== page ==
|| Print ||
|Wednesday, December 15, 2010|
Jon Thenhaus’s latest business idea grew out of a simple desire to have an infinite supply of fresh basil within easy reach in the kitchen. That wish grew more complicated as he refined his ideas and followed his muse, from herbs to worms and fish. Nine prototypes and several “massive failures” later, the 37-year-old founder of Fishy Farm has developed an ingenious ecosystem for the kitchen or the back yard.
The Fishy Farm consists of a fish tank underneath an herb garden. The indoor model is tight and compact, while the outdoor model has a much larger tank and a tight seal to keep the fish safe from marauding critters.
It works like this: human feeds fish, fish feed worms, worms feed plants, and plants (and occasionally fish) feed humans. Water pumps up from the fish tank to the herb garden, where worms convert fish poop into fertilizer. The water filters down through volcanic pumice and pebbles of clay, back to the fish tank. Thenhaus, who describes himself as “really, really lazy,” insists that no work is required to keep the water clean. Apparently the worms and plants do the work.
I don't know about lazy, but Thenhaus definitely struck me as sharp and inventive when I visited him at his small storefront recently. Fishy Farms is Thenhaus’s second Hillsboro-based startup. His first, Oregon Environmental Systems, employs a dozen people selling solvent recyclers globally. A native of Spencer, Neb. (population 530 when he was a kid), he settled in Oregon after growing tired of flying four days a week for his previous jobs setting up communication systems for global companies.
Thenhaus has sold just “a handful” of Fishy Farms (prices start at $999), but he has ambitious plans to incorporate his designs into greenhouses, kitchen remodels and restaurants. He’s been talking to Oregon Tilth about how to earn an organic designation and researching opportunities for franchising the brand.
The basil is now within easy reach. Thenhaus's herb garden in his kitchen puts the finishing touch on dinner, while the farm in his back yard is larger and more ambitious, the tank stocked with koi and rainbow trout. He says the fish survived just fine during a recent freeze, as did the plants. “I didn’t have to do anything,” he says. “The ice melted and they went right back to growing.”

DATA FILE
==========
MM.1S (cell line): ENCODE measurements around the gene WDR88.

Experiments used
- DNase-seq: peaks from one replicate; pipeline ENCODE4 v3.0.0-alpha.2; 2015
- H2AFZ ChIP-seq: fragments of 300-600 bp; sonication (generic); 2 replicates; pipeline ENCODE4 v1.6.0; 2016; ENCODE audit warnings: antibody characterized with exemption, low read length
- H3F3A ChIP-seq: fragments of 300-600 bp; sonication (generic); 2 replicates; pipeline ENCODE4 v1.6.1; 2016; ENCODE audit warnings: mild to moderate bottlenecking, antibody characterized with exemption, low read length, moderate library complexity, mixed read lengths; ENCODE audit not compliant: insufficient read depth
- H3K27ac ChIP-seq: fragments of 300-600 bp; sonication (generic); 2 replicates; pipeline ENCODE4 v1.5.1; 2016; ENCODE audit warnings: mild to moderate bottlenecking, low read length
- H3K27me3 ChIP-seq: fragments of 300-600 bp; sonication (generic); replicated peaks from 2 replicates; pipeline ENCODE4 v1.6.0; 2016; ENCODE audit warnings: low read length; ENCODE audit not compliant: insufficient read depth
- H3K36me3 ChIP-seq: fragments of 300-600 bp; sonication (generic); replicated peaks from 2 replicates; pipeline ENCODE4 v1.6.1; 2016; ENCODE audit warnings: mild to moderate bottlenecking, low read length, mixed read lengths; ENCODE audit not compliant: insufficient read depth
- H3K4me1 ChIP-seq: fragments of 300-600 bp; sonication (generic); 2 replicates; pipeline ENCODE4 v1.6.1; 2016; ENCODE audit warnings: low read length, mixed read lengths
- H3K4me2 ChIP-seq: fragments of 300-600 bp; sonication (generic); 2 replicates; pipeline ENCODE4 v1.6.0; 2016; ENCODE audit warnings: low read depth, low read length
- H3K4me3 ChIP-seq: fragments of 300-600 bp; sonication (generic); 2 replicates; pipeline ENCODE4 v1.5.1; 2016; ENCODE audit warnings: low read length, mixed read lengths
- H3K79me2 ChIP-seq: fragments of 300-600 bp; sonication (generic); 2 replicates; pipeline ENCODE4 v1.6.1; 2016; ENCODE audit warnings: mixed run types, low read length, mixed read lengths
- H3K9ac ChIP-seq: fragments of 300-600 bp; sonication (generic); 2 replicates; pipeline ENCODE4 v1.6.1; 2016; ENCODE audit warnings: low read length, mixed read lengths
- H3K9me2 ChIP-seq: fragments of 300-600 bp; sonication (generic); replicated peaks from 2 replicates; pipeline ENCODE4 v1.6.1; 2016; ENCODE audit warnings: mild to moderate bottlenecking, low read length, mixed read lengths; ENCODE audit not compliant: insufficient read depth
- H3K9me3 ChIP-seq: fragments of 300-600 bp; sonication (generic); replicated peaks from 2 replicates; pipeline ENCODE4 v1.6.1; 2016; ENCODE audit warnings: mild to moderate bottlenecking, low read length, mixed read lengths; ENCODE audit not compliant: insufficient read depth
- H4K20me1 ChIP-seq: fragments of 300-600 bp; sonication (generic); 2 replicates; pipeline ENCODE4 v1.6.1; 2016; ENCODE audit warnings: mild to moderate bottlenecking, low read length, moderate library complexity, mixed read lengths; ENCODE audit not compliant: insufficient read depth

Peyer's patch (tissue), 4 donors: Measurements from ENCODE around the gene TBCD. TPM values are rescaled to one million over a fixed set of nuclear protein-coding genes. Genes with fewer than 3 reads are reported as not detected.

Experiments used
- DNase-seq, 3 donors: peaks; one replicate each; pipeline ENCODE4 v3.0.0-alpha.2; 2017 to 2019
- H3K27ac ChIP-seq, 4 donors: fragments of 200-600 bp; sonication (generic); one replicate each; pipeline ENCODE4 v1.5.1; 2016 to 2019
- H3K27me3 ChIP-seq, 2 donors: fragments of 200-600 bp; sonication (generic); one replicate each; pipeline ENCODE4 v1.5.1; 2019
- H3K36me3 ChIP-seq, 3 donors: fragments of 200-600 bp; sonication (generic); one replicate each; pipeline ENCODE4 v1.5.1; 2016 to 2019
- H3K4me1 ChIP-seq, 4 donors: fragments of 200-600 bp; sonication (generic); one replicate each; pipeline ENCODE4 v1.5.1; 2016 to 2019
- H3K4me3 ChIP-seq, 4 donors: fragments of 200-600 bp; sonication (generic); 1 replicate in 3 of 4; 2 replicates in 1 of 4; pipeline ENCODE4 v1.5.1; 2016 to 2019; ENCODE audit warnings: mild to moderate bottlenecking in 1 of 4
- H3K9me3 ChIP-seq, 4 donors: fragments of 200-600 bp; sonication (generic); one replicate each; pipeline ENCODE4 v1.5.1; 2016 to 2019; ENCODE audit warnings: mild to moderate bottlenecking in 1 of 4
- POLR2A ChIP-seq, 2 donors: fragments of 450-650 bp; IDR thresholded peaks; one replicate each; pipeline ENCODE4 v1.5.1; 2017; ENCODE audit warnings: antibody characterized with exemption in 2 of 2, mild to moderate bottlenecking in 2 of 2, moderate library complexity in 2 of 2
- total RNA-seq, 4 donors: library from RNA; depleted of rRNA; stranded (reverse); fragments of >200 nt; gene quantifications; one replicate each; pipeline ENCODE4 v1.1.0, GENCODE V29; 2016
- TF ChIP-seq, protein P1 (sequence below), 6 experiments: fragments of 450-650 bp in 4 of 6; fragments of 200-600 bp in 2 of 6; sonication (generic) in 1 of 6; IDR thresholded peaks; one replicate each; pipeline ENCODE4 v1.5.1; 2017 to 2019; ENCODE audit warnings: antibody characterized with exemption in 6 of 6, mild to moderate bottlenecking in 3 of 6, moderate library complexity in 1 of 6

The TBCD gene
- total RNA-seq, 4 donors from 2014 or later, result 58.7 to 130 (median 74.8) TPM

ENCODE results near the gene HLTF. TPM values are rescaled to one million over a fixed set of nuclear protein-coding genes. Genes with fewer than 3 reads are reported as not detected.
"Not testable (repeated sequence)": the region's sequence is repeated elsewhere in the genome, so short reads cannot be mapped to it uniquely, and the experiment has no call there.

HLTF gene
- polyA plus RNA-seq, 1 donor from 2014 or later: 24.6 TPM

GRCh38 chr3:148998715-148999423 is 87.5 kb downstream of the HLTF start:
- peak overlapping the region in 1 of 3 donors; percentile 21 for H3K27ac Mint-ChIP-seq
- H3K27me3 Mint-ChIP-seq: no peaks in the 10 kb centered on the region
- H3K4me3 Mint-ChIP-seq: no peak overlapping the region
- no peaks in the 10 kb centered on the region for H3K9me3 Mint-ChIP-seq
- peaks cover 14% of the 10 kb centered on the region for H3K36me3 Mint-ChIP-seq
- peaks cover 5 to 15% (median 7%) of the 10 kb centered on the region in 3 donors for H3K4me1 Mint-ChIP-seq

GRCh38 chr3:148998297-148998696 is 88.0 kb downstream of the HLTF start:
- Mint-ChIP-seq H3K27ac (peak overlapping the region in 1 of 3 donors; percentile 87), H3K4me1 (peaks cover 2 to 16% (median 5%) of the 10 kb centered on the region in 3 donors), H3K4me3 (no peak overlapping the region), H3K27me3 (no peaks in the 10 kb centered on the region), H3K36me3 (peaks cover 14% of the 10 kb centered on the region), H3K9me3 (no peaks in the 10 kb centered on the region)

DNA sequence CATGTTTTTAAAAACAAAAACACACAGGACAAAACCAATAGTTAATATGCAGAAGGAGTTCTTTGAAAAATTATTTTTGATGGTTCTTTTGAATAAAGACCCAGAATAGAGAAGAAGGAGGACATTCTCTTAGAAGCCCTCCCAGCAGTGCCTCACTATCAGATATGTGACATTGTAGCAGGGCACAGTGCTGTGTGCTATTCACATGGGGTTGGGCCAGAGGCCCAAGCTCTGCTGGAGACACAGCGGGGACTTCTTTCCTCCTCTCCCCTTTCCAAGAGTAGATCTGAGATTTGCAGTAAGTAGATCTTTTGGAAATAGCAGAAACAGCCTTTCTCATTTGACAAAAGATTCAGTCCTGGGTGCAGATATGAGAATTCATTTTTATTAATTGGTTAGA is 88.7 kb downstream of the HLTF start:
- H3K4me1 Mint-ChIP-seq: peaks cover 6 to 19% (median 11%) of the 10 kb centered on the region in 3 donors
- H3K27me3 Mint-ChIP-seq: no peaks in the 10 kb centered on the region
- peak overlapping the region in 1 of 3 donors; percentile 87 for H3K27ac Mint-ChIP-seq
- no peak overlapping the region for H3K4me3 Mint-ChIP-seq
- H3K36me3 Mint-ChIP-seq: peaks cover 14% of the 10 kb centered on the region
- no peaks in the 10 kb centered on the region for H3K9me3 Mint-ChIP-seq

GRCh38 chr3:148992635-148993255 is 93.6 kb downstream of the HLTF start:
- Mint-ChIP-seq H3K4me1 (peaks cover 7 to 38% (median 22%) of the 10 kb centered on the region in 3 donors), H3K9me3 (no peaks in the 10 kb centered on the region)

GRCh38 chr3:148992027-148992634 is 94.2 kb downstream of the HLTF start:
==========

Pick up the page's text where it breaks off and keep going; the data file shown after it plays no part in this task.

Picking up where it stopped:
He's hoping the same trend will apply to his business.
|The Love Boat|
|The Food Pod Grows Up|
|The High Road|
|Tinker, Tailor, Portland Maker|
|The Shift to Community Health Care|
|The Harder They Fall|
|Another chapter to the Bezos/Musk space race story|
|Thanksgiving travel: Fuel costs low, terrorism anxiety high|
|Costco chicken salad linked to E. coli case in Washington|
|Nestle comes clean about benefitting from slave labor|
|Enormous drugmaker emerges from Pfizer, Allergan deal|
|Startups joining lobbying game|
|Merchants complain as Square goes public|
Economic diversity has proven a smart strategy for the Port of Hood River. How can other Oregon communities replicate the model?
Phone, Internet needs of small community school districts earn attention of top-five telecom provider.
Farmland LP grows its vision for organic farming in Oregon.
The Salem Convention Center has capped its tenth anniversary year by earning the prestigious “Best of the Best 2015” award from NW Meetings & Events magazine. Selected as the Best Convention/Conference Venue in Oregon by meeting and event planners from Alaska, British Columbia, Idaho, Oregon and Washington, the Salem Convention Center ranked above the Oregon Convention Center and the Portland Art Museum.
The Oregon Cooperative Hall of Fame honors individuals for their outstanding contributions to the successful building and operation of Oregon agricultural cooperatives.
Health insurer reports $10.2 million in net income after taxes through the first nine months of 2015.